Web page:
Do your lift truck operators know how to carry out “pre-use inspections” and understand how crucial they are to your operation? Are they doing it daily and can they (or you) prove it?
The lift truck pre-use inspection is a valuable procedure for forklift operations as it helps both drivers and managers to find and identify any faults. These faults could cause otherwise damage to the truck leading to increased downtime or they could be the source of an incident or injury.
One in five incidents due to mechanical failure
According to the UK Health & Safety Executive (HSE), almost one in five lift truck incidents occur as a result of mechanical failure, which could be avoided through correct completion of a pre-use inspection. Nearly a quarter of these incidents involved the chain anchorage, with the mast and carriage accounting for nearly 20%.
Worryingly, the survey by HSE also showed that almost half of all drivers didn’t know how to check the mast and carriage properly.A higher percentage didn’t know how to check the brakes correctly which accounts for 8% of incidents. Attachments, forks, lift/tilt mechanisms, transmission and steering systems are also cited as causes of incidents.
What’s in the lift truck pre-use inspection?
The lift truck pre-use inspection involves checking the general working parts of the truck for signs of damage or wear. Even if a lift truck has been checked by another operator that day, a pre-use inspection should still be carried out when the next driver needs to use the forklift. It’s important that a pre-use check is carried out in a different manner for each machine type on site as not all parts and functionalities of differing trucks are the same. The use of machine specific check sheets can ensure that vital areas of the machine are not missed and a thorough check is completed prior to use.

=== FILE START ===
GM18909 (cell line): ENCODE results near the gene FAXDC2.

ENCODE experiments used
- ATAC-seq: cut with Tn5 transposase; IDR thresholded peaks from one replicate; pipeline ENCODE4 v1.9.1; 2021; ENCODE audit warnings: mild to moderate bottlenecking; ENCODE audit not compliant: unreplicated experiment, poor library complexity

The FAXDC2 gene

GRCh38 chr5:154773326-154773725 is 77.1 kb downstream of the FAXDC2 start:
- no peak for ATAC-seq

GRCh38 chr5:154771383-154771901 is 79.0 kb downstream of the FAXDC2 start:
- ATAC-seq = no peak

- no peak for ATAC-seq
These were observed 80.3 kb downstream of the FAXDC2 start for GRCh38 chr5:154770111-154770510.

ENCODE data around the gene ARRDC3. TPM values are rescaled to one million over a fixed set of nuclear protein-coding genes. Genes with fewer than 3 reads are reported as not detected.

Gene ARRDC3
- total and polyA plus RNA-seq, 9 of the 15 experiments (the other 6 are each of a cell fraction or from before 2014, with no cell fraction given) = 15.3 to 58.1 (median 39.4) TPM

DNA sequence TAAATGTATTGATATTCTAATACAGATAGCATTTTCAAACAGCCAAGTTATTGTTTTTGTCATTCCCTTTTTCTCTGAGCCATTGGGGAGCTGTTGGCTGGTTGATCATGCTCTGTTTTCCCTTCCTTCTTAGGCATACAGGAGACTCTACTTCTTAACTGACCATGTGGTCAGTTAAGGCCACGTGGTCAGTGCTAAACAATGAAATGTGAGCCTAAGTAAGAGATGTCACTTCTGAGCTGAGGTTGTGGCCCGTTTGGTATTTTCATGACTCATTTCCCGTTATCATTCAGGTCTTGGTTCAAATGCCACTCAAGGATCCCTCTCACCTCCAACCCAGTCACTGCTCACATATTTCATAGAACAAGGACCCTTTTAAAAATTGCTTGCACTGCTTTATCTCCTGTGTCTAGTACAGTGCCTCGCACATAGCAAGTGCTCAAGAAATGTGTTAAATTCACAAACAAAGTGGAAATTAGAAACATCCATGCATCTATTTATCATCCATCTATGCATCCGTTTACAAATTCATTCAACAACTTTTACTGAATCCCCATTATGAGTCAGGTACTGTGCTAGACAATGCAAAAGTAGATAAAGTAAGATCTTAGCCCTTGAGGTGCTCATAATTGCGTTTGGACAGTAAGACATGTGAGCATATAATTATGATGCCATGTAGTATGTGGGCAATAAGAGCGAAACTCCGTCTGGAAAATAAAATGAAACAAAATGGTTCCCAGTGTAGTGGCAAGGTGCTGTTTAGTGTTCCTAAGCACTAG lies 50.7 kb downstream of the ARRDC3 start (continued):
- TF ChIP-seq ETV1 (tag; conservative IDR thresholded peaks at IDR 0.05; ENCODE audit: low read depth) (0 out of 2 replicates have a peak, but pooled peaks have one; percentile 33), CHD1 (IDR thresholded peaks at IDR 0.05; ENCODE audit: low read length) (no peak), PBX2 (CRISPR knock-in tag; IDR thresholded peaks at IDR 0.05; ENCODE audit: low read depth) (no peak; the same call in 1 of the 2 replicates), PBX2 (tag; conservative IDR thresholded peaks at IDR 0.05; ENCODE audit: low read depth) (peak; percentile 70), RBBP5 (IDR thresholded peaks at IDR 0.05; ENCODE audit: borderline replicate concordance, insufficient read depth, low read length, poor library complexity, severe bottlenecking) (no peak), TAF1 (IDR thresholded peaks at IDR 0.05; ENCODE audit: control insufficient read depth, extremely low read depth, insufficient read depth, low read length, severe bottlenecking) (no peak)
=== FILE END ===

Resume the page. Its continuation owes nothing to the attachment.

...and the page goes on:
It’s the law… and your insurance company may not cover you
By neglecting to carry out a pre-use inspection, forklift operators might not realise that they may be breaking the law by failing in their duty of care to themselves and to others. Even if the correct inspections are taking place, operators must properly record the findings, otherwise your insurance may not cover them in the result of an incident.
Who is responsible for lift truck pre-use inspection?
Part of the problem seems to be the assumption that the responsibility lies with someone else. For example, operators often assume that maintenance and equipment suitability is a management issue, that their supervisors should have things under control, and if they need to know anything, someone will tell them.
Meanwhile managers also often assume that operators will inform them if something needs to be reported, and that if nothing has been mentioned, and the trucks look OK, then there is not a problem. The importance of a pre-use inspection should be covered within operator training and instilled into operators that it is a vital aspect of their day-to-day role, not just within their training.
Supervision is critical
The importance of these pre-use inspections should therefore be promoted to your supervisory staff and management, with the implementation of any necessary training. Managers need to take responsibility to ensure they carry out these important duties.
Our Managing & Supervising Material Handling Equipment (MHE) operations course enables managers and supervisors to identify their responsibilities regarding MHE operations. The course will also equip them to identify and apply steps to minimise risks related to MHE in the workplace.
Supervisors and managers must recognise when inspections aren’t being carried out properly and do random checks on pre-use inspections throughout the shift.
Choose accredited lift truck training
Accredited training is the best way to ensure that forklift operators are trained and skilled at carrying out adequate pre-use inspections properly.
The RTITB Counterbalance (Forklift) Lift Truck Training course for example has a high success rate because it gives candidates the skills to operate trucks safely and efficiently, carry out pre-use inspections correctly, and understand and explain the causes of truck and load instability.
Last year over 42,000 people completed and passed RTITB counterbalance training and testing and achieved their internationally recognised RTITB Certificate of Basic Operator Training through either in-house training, or via a commercial training provider. It is about more than legal compliance.
To overlook the importance of the lift truck pre-use inspection poses a real risk to your staff and business, with potentially devastating consequences.
For more information on becoming accredited, or the benefits of training through an RTITB accredited training provider, contact us.